‘I give you another commandment that you love one another. Just as I have loved you, you should love one another. By this everyone will know you are my disciples, if you have love one for another.’

Some of the most beautiful, hard, and challenging words in the gospel: love one another, love as I have loved you.

Of course the apostles don’t know at this stage quite how Jesus is to show his love. They don’t know that on the cross as Jesus died the love of God is to be glorified. Neither do they know that they have just received a divine tutorial in the art of loving through the events of the Last Supper.  They, the apostles, are still hoping that Jesus will find another more worldly way to be the Messiah. Yes, they want to be loved, but differently.


The Last Supper is the most remarkable of events. Jesus, who by this stage knows that he is going to die on the cross, takes the time to feed his closest friends, including, perhaps especially, Judas the betrayer and Peter the denier, with bread and wine, and then he washes their feet.

Only slaves, the lowest of the low, washed feet and they washed the feet of the refined and the powerful. Ordinary people, smelly people, dirty people, such as fisherman and tax collectors didn’t have their feet washed. What Jesus is saying through this incredible act is simply this: I esteem you and I love you. And, of course he speaks, through his actions, as the Messiah the Son of the Living God. God, it seems, wants to wash us and cleanse us, from His knees. He wants to do so that we too, in turn, can obey the new commandment to love one another just as he has loved us. Through this simple act Jesus turns on its head the traditional concepts of power and authority and redefines them as loving, humble service.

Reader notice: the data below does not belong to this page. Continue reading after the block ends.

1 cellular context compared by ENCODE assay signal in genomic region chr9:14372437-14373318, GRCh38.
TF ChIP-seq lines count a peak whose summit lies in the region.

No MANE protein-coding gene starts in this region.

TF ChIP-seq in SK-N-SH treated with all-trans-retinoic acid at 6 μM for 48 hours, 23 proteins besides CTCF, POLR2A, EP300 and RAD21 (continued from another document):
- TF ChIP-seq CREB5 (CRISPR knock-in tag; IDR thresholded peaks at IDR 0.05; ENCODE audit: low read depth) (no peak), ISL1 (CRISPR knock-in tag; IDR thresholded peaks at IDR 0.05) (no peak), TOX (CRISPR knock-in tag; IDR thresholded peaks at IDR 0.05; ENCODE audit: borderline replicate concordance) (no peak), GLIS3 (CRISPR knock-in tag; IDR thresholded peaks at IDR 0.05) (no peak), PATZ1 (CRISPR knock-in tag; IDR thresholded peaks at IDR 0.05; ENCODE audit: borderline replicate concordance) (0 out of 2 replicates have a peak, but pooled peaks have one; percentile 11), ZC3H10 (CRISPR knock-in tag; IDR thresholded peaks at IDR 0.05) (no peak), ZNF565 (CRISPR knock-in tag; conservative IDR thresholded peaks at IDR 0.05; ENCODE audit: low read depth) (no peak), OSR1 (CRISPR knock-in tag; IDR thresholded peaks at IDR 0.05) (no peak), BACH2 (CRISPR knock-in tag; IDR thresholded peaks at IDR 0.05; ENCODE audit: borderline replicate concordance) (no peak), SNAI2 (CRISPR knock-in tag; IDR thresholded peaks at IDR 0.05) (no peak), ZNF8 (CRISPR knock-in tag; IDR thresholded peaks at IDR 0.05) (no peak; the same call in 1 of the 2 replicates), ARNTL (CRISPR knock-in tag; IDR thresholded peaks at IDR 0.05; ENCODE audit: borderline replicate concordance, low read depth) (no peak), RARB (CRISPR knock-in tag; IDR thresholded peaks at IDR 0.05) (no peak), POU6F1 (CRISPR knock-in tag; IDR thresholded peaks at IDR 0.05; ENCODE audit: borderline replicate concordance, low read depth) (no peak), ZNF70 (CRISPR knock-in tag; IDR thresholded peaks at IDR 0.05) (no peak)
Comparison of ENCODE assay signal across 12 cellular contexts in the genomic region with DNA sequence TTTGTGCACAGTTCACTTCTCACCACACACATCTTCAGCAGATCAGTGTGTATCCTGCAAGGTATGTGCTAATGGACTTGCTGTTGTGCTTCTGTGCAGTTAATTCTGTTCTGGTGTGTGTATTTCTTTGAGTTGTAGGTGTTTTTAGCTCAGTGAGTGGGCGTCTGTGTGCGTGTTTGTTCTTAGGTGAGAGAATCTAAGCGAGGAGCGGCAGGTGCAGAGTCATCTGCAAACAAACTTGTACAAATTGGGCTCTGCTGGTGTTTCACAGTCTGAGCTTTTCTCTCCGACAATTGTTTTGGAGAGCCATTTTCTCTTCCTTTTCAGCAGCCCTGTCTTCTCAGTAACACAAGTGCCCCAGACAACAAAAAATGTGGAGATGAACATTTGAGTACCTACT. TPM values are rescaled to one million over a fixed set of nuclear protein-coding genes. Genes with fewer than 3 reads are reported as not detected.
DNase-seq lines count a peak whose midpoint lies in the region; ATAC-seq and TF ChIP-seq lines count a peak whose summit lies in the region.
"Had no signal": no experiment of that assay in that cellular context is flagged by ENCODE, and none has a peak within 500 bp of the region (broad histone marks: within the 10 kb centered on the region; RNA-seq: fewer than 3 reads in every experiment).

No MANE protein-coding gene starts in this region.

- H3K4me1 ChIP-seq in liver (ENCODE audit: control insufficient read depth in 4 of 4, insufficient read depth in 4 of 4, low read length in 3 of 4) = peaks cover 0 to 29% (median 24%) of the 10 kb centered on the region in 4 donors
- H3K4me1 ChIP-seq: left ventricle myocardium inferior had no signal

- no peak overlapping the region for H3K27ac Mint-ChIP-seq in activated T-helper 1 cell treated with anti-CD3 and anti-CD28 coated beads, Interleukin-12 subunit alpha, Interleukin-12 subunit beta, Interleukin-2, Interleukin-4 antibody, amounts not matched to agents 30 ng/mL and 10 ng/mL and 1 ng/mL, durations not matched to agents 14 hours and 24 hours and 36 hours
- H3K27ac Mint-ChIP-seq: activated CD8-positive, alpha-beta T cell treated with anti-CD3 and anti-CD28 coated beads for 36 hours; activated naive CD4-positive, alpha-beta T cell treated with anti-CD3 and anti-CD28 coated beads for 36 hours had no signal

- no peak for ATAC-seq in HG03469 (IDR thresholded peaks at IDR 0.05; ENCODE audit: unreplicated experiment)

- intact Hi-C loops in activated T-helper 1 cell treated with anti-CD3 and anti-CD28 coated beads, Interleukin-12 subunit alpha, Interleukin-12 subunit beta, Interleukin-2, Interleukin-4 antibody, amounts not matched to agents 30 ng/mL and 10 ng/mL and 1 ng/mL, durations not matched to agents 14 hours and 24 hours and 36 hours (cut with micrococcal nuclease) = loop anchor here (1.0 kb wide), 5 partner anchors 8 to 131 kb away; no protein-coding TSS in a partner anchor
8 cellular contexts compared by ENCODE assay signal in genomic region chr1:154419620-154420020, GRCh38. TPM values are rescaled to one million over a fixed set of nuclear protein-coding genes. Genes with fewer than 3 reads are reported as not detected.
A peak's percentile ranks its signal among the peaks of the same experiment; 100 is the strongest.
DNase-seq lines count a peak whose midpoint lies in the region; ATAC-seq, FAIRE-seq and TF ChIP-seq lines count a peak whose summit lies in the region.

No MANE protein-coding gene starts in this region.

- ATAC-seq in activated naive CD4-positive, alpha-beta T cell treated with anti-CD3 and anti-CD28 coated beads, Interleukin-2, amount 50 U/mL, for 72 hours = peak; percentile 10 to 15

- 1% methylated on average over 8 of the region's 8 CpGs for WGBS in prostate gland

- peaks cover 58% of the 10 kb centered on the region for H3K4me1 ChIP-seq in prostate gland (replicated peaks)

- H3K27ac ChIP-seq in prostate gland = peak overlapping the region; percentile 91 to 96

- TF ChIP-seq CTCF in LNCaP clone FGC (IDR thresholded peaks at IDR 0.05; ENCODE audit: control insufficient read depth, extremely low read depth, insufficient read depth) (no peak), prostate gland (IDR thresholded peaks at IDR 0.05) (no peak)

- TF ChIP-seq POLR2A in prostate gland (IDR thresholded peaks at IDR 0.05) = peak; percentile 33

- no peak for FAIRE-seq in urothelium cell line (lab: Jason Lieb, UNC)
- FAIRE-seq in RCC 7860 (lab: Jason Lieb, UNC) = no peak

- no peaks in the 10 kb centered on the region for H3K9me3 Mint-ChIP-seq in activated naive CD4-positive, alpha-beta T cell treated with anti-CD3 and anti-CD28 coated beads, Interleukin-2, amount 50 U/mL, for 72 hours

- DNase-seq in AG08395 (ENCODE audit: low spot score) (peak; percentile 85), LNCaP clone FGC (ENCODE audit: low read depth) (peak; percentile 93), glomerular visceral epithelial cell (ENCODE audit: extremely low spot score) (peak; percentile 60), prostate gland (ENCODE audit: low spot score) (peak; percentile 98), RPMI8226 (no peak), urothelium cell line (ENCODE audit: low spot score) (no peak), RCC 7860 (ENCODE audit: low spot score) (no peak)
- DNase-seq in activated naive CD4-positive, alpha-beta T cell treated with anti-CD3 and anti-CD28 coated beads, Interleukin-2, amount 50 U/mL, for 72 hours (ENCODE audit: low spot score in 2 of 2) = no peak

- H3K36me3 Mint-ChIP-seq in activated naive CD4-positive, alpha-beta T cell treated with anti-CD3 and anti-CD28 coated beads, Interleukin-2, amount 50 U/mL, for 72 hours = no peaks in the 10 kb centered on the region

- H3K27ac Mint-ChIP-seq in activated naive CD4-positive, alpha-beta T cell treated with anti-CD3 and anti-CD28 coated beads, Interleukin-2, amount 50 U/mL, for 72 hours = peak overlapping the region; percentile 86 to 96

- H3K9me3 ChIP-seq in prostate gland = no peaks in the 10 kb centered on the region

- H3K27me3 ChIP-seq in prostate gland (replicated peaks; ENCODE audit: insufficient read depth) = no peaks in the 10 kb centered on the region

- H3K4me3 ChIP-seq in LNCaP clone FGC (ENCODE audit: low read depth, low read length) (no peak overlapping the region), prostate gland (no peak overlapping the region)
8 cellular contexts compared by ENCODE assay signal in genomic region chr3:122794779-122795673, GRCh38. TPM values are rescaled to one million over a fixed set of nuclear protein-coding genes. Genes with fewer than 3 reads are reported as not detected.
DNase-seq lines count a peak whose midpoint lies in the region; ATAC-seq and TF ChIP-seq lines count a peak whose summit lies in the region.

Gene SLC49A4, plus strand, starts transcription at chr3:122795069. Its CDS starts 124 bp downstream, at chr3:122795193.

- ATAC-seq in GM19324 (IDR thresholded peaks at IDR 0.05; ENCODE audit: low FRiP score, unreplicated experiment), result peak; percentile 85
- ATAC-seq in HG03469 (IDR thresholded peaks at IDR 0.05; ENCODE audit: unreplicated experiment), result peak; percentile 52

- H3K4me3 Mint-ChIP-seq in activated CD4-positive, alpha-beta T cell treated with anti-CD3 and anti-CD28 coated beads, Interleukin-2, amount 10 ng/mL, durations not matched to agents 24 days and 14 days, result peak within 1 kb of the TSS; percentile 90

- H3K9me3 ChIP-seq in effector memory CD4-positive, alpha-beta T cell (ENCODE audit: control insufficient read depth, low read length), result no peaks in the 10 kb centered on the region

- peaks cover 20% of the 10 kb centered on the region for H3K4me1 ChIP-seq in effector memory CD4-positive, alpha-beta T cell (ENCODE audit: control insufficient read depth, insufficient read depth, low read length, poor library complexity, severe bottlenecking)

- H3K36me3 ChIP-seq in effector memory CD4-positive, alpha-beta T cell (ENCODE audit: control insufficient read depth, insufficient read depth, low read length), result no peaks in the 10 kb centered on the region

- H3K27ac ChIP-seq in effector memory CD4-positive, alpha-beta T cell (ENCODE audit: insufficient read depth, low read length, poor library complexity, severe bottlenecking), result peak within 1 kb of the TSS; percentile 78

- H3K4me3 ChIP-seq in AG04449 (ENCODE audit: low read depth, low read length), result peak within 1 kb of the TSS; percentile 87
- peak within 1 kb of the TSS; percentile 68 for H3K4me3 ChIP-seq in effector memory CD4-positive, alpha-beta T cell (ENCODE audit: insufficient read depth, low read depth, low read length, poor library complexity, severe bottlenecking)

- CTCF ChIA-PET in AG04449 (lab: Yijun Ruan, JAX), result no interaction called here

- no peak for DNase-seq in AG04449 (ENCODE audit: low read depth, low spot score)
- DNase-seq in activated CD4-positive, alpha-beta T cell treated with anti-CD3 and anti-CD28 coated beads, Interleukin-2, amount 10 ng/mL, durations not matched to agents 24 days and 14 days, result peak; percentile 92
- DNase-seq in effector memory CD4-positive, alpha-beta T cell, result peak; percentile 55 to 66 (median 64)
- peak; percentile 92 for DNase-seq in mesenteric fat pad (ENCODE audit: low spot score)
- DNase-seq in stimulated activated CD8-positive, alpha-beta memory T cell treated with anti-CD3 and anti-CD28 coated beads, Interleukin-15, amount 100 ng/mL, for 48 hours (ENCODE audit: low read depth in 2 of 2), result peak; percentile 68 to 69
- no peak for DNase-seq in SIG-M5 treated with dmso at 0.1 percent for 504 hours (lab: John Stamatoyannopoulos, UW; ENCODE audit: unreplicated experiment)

If we are to keep Jesus’ final commandment to us, ‘to love one another', we need to first of all learn the art of opening ourselves up to love’s extraordinary power and authority. The way we do this is simple, yet difficult. In fact it is so simple that we can barely believe it. All we need to do is open our hearts and extend our hands and say ‘thank you' : ‘thank you that you are the God who stoops to cleanse us, thank you that you are the God who feeds us in bread and wine.’ So when you come to receive the sacrament in a few minutes time, please do so with hands extended and gratitude in your hearts.

In a very real and scary sense we need to decide for ourselves tonight whether we are more akin to Peter, who has just had all his assumptions turned upside down, who can scarcely believe that his Lord is prepared to stoop and wash his feet, and yet despite all his protestations remains and receives, or more like Judas, who chooses to reject the love he is being offered for free. Whether to be more like Peter, even though his thinking is muddled and even though the following day he is going to deny Jesus, or more like Judas who can’t even bring himself to take the first step into knowing that he is loved, is the key to understanding Maundy Thursday. Maundy Thursday’s concern is the free offering of God’s unconditional and transformational love.